China has placed tighter controls on heparin manufacturing following the discovery that heparin ingredients sourced from that country had been replaced with a substance derived from animal cartilage. Tainted heparin manufactured by Baxter International has been blamed for over 700 serious reactions and 19 deaths in the United States, while heparin made by another company has sickened at least 80 people in Germany.
Baxter recalled nearly all its heparin injections in the US after some patients experienced extreme allergic reactions, including difficulty breathing, nausea, vomiting, excessive sweating, and rapidly falling blood pressure that was life threatening after being administered the products. There have been similar recalls of Chinese-sourced heparin in Germany and Japan. Earlier this week, the US Food and Drug Administration (FDA) confirmed that it had found chondroitin sulfate in samples of the active ingredient used in Baxter heparin. The FDA said the chondroitin sulfate was molecularly changed to mimic heparin’s blood-clotting properties. However, the agency has not yet determined if the chondroitin sulfate was responsible to the deaths and reactions associated with Baxter heparin.
Baxter gets some of that active ingredient from Changzhou SPL, a Chinese plant partially owned by Wisconsin-based Scientific Protein Laboratories LLC. The FDA said it had found contaminated crude heparin at that plant. Changzhou buys its crude heparin from two companies, called consolidators, that gather it from workshops that make it from pig intestines. Many workshops that make crude heparin are unregulated family operations. Baxter has said that its investigators have not been able to get permission from the Chinese to visit these operations, and the FDA has not yet done inspections on any of these facilities either.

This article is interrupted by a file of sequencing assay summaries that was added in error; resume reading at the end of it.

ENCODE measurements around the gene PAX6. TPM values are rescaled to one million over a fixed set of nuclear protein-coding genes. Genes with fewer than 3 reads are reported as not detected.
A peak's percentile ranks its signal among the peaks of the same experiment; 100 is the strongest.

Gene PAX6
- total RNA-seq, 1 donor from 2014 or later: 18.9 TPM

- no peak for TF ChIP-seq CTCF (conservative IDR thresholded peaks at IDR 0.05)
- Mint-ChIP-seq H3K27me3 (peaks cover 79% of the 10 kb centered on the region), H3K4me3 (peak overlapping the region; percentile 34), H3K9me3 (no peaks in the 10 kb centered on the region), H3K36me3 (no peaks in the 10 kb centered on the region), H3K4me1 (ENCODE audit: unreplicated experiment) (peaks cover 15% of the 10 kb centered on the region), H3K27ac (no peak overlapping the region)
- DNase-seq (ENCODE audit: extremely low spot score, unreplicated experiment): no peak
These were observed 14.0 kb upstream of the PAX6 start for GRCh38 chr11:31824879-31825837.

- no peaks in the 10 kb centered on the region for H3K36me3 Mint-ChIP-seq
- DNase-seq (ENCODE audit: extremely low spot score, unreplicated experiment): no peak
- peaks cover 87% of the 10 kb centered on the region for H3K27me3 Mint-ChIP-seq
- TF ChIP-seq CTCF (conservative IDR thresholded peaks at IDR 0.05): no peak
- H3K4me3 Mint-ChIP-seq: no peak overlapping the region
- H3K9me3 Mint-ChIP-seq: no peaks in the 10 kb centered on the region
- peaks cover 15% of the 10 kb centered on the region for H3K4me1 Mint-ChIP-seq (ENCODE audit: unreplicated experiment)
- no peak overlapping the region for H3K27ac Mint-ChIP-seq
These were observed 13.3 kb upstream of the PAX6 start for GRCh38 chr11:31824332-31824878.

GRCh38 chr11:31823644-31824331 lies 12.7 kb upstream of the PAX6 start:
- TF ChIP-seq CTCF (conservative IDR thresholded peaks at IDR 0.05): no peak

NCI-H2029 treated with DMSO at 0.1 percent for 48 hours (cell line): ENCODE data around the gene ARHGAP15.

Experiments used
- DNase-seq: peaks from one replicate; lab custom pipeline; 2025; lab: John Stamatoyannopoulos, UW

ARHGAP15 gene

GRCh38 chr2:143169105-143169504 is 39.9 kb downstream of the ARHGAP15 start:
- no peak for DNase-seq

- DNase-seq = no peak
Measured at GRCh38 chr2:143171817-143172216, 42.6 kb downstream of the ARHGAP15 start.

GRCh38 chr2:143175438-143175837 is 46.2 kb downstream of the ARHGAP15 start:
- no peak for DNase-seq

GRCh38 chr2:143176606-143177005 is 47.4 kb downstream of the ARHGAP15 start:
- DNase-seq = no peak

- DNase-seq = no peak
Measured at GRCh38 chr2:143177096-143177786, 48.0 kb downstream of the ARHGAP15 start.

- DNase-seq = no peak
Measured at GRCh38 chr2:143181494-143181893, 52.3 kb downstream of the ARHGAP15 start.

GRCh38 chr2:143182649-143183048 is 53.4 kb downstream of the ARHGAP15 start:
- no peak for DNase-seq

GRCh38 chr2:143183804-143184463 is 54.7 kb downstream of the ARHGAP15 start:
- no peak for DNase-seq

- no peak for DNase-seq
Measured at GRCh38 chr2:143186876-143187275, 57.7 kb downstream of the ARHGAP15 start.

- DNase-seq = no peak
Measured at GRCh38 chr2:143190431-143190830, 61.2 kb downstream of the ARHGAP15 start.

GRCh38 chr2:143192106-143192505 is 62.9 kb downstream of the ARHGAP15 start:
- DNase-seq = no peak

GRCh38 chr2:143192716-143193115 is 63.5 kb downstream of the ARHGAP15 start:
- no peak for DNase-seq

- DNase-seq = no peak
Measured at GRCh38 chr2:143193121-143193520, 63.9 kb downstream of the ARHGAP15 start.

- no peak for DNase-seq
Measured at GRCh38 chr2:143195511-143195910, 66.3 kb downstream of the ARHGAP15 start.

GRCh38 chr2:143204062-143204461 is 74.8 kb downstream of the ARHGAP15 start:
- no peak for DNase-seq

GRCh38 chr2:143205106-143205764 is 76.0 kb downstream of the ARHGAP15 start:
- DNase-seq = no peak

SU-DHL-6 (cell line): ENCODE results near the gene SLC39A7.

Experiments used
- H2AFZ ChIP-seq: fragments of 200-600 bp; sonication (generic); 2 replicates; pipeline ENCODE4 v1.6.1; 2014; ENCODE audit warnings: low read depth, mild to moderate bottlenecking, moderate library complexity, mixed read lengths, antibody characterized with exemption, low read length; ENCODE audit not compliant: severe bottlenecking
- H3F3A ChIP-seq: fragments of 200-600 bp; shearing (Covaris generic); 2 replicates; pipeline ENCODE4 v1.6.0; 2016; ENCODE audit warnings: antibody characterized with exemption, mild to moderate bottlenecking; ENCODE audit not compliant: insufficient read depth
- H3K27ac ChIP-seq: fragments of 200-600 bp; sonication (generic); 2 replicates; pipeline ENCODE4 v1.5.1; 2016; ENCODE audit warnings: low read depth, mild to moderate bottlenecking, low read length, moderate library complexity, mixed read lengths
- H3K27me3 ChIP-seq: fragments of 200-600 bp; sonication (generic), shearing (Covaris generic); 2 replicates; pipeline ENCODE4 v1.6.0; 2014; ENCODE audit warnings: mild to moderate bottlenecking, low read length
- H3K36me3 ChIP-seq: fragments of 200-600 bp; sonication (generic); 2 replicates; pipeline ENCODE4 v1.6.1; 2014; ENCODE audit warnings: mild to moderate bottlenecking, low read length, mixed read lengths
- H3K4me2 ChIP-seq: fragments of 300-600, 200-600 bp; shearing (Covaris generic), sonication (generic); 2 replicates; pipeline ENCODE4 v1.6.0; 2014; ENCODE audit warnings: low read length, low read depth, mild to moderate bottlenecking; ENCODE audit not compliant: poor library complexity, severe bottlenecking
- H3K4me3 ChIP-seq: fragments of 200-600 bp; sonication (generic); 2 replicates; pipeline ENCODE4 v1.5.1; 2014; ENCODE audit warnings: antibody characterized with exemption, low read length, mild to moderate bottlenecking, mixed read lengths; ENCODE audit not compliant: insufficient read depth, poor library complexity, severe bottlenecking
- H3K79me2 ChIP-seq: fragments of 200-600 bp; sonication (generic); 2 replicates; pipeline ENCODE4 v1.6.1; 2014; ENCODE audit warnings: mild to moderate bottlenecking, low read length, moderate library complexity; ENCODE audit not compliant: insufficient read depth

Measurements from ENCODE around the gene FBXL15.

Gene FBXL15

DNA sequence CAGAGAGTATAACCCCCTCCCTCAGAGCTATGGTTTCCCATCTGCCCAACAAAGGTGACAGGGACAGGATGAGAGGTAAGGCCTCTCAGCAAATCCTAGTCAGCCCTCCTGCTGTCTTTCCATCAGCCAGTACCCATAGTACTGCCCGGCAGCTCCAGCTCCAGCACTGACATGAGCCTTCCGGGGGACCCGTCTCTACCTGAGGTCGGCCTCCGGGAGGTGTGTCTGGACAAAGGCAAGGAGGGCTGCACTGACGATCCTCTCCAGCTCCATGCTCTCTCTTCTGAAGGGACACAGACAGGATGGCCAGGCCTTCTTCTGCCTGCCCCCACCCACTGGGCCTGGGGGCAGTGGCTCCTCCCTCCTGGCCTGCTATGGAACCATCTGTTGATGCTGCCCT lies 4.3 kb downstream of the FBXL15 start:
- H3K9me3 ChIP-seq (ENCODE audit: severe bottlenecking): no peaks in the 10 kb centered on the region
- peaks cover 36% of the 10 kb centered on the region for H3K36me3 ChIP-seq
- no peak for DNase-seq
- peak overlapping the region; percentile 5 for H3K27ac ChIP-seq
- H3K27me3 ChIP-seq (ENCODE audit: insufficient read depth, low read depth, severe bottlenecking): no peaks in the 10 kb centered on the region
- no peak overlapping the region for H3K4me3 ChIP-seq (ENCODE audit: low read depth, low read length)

While the FDA maintains that it has not yet determined if the ingredient substitution was intentional, several sources told The New York Times that it was likely not accidental. Some heparin producers in China also sell chondroitin sulfate, which can be derived from pig cartilage. It costs a fraction of the ingredient usually used in heparin, and producers may have used it in an attempt to cut costs.
According to a report in The Wall Street Journal, the Chinese State Food and Drug Administration issued an order in a notice seen Friday on its Web site that requires heparin producers to obtain the raw chemicals used to make the drug from registered suppliers. Raw heparin suppliers, meanwhile, are required to improve their management and tests on their products, it said. This was a reversal of the Chinese government’s earlier position, as the agency had earlier insisted that ensuring the quality of exported chemicals like heparin was the responsibility of importers and importing countries.
The news of heparin contamination comes almost one year after some pets in the US died as the result of a pet food ingredient shipped from China that contained toxic levels of melamine, which was added to make it appear higher in protein. In Panama around the same time, 120 people died because an unlicensed Chinese chemical plant sold a cheap counterfeit ingredient, diethylene glycol, that was mixed into cold medicine imported to that country. Diethylene glycol contamination also resulted in a recall of Chinese-made toothpaste in the US over the summer.